The Mississippi National Guard's 47th Civil Support Team conducted a large-scale, multi-agency training event, Exercise Marlinspike II, April 3-6, 2-17, from the Battlefield Airmen Center in Gulfport, Mississippi, bringing Guardsmen and 31 federal and state agencies together across several coastal locations.
Unlike many similar exercises, participants in Marlinspike II are not told the scenario they will face until shortly before having to respond. CST Leaders said this creates the need for on-the-spot decisions on personnel, equipment and strategy and teaches techniques for solving complex problems.
In one scenario, an FBI special response team raided a Hancock County warehouse and came across unknown substances.
The Mississippi Air National Guard's expertise in Chemical, Biological, Radiological and Nuclear detection played a significant role in these types of scenarios dealing with threats from weapons of mass destruction.
Airmen in the emergency management field of the 186th Air Refueling Wing, headquartered in Meridian, Mississippi, served on the team called in to determine if the items were WMDs. The Airmen utilized their personal protective equipment to maintain the highest level of caution.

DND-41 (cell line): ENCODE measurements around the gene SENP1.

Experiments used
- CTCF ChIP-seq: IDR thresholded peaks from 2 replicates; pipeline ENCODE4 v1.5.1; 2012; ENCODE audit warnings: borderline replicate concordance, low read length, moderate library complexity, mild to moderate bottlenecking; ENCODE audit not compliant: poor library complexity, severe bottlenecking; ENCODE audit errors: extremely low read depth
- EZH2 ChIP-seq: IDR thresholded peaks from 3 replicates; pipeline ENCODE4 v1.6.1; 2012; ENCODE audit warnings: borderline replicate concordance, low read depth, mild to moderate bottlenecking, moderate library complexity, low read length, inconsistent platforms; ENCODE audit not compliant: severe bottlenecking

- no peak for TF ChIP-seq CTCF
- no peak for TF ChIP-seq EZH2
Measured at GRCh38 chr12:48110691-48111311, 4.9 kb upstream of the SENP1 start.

“We entered with an all hazards approach,” said MSANG Senior Master Sgt. Christopher Dickerson, 186th Air Refueling Wing emergency manager. “We utilized various types of equipment that allows you to identify substances that are liquids or powders. We also have instruments that detect radiation levels and gases.”
In another Harrison County scenario, the 209th Special Operations Civil Engineer Squadron, headquartered in Gulfport, Miss., boarded a vessel to determine the nature of a substance found by federal agents who stormed a boat to free hostages.
Due to being on the water, having to navigate stairs, and no previous occupants displaying symptoms of illness, 209th leaders concluded to use a scaled down version of their protective gear, donning only their chemical resistant Tyvek suits and masks.
“It gave us a chance to read the situation and make decisions. For me as a senior leader, that’s an awesome opportunity,” said MSANG Senior Master Sgt. Brian Hernstrom, 209th SOCES emergency management flight superintendent.
Airmen described Marlinspike II as “very real world” in that it calls for responders to arrive at a site not knowing what to expect, promote the use of joint communication to coordinate with other agencies, and ensures the most efficient and effective response.